Cryptocurrency exchanges have called upon legislators to oversee the emerging digital asset economy.
Platforms including London-based eToro and Austrian Bitpanda have made a bid for increased regualtory observation. The move would, according to the exchanges, bring legitimacy to the cryptomarkets and increased investment.
Europe is currently behind other areas of the world when it comes to cryptocurrency policy. In the United States, exchanges are forced to comply with Know Your Cusomer (KYC) and other regulations, but Europe has not yet such legislation in palce.
The lack of a clear regualtory framework is stopping institutional investors and large isnitutions from engaging with digital currencies, according to the exchanges.
Eric Demuth, Co-CEO of Bitpanda’s told the Bloomberg news network: “We’d be happy to have regulations, so we know where we stand.” The attitude was shared by Iqbal Gandham, Managing Director of eToro:
“The benefits of regulation are clear. An appropriate framework would serve to both protect consumers, and ensure the longevity and legitimacy of the industry itself.”
It appears that the European Union is mulling the right approach pending further investigations. Recent news shows that the organisation is considering using blockchain technology, but results are still waiting regarding decentralized digital currencies.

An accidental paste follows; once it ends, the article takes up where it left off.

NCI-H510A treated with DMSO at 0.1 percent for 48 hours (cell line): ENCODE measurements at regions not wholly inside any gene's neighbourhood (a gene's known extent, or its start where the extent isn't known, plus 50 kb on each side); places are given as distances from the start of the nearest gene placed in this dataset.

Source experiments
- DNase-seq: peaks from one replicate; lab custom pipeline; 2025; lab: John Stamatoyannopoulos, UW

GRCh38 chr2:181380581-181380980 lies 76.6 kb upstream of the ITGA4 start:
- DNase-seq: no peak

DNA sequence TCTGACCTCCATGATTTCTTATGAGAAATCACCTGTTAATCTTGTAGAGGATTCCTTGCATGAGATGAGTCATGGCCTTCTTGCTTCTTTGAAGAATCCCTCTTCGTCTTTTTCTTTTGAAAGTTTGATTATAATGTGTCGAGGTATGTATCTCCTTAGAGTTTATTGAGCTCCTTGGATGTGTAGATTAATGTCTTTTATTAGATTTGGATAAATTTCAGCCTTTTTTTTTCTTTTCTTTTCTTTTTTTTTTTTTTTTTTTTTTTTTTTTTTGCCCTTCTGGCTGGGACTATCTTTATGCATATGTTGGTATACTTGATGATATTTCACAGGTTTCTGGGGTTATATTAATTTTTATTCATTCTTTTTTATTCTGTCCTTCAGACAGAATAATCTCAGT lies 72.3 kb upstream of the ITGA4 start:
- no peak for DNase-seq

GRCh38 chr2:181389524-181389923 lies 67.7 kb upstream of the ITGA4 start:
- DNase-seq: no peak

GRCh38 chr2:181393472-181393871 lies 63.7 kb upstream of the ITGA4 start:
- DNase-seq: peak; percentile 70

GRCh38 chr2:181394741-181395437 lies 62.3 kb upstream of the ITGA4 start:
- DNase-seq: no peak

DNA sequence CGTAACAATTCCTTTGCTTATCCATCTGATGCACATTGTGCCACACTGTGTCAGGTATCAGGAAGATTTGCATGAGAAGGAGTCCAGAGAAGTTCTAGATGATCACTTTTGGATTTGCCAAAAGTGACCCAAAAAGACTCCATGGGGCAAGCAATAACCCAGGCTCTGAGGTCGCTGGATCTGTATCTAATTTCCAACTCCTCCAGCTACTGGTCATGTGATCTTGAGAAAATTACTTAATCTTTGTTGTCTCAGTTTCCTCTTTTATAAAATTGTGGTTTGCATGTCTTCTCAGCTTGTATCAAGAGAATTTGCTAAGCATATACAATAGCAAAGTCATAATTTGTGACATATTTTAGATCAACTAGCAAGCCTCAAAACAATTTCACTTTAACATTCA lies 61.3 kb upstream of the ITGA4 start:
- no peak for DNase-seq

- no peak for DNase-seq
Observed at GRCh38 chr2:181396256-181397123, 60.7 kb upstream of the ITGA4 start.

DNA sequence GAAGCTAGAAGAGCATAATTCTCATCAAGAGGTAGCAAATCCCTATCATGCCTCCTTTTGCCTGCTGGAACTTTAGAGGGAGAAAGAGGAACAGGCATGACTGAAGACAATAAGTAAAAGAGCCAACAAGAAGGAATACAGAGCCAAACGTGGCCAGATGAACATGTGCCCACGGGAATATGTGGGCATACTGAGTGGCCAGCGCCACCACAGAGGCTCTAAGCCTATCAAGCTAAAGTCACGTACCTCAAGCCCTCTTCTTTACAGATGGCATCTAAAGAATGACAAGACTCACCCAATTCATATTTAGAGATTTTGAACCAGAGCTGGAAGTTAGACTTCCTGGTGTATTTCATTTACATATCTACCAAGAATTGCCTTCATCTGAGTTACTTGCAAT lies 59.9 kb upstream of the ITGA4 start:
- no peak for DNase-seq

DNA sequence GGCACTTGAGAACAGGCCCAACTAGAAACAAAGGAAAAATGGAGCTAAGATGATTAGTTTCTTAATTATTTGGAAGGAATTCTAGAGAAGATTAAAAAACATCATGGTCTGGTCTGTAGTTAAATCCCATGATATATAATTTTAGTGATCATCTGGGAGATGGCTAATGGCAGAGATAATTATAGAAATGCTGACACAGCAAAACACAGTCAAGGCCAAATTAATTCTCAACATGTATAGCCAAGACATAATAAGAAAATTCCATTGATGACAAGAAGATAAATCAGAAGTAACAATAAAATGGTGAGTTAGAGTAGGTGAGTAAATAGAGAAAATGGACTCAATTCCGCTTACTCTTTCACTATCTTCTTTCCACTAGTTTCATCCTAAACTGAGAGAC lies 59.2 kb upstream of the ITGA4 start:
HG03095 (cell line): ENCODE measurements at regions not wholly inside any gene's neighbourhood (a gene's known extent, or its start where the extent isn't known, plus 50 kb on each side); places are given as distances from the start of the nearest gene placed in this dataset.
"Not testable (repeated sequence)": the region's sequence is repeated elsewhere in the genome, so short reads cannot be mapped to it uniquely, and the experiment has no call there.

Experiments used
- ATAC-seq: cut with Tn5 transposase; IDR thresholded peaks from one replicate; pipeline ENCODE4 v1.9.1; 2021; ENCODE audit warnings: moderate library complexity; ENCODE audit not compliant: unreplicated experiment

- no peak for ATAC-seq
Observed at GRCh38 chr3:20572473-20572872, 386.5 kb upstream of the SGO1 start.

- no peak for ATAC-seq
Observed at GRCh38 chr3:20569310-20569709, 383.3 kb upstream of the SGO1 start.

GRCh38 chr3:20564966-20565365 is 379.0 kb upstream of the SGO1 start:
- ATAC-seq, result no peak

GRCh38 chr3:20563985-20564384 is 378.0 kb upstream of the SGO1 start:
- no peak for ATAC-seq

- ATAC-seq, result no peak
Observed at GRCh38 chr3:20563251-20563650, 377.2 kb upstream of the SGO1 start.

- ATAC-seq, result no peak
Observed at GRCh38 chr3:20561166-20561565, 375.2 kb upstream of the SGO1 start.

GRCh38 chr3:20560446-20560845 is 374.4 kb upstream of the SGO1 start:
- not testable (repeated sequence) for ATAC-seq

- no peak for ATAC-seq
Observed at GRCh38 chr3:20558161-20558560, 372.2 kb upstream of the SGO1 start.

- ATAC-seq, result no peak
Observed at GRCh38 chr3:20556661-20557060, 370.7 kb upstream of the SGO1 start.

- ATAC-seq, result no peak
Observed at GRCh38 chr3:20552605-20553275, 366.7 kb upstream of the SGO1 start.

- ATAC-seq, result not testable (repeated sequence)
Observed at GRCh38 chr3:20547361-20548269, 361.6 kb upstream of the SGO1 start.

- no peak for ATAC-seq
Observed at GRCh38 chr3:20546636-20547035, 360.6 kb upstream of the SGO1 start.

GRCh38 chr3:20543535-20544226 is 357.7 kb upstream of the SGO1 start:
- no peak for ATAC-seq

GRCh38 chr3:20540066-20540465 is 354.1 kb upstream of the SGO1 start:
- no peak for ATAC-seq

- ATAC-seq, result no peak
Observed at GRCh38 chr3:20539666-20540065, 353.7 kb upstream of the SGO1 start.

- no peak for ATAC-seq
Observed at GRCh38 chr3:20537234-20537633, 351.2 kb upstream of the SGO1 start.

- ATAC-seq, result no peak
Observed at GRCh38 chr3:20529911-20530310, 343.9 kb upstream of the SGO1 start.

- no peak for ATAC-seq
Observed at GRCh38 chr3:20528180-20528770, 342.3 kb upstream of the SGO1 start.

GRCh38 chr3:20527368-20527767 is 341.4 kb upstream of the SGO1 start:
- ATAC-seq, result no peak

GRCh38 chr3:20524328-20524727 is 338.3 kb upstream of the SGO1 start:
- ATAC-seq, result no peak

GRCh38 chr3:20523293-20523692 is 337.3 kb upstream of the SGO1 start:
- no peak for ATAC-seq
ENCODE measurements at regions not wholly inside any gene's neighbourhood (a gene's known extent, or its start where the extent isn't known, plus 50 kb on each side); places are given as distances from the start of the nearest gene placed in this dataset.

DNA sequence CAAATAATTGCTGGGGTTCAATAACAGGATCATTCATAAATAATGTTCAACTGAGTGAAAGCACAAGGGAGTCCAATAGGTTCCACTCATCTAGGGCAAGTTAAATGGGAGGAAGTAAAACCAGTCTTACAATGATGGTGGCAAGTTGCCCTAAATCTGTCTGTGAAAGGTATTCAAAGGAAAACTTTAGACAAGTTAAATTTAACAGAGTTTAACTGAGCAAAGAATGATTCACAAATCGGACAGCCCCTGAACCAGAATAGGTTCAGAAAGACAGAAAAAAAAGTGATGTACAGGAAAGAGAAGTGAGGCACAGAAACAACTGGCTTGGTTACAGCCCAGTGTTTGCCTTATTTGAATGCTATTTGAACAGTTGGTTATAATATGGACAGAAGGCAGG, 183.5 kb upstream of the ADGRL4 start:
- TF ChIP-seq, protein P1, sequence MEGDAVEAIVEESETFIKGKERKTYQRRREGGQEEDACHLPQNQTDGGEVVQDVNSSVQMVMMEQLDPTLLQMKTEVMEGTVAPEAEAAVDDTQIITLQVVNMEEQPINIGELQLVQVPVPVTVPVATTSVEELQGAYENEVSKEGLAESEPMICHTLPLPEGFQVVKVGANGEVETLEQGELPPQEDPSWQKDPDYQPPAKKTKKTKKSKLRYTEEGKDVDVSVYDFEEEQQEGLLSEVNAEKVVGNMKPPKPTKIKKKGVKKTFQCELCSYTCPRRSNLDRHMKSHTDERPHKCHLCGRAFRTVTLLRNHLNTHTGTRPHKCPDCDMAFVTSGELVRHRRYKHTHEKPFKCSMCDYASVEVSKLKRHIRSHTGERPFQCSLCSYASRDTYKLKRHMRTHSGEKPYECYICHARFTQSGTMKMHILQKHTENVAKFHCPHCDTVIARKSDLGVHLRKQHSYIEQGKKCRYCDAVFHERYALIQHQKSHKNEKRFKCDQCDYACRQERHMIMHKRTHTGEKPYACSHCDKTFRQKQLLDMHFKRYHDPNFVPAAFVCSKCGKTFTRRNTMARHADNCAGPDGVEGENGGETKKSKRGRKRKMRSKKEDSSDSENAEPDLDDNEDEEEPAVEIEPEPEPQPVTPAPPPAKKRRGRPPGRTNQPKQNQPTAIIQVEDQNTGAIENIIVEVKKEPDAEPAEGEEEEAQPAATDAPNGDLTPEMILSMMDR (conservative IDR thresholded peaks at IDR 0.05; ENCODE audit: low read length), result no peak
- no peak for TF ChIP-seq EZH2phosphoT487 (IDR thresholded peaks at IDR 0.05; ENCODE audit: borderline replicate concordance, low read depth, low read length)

Whilst the European Union is biding its time, not all countries are being reserved. Malta is fast-becoming a blockchain-hub, opening its arms to previously Hong Kong Based OkEX. The prime minister and leader of the labour party took to Twitter to advertise his country.
We welcome @OKEx_ a world-leading digital exchange, to our growing #blockchain ecosystem. #Malta🇲🇹 is fast becoming the jurisdiction of choice for Distributed Ledger Technology companies in the European Union and globally -JM @SilvioSchembri
— Joseph Muscat (@JosephMuscat_JM) April 12, 2018
Both authorities and exchanges are worried about the bad reputation cryptocurrencies are developing in some sectors. Misconceptions regarding anonyomity are associating virtual currencies with money laundering and terrorisim funding, something that exchanges are keen to dispel.
What action the EU will take remains to be seen – European exchanges just hope that it comes fast – and fair.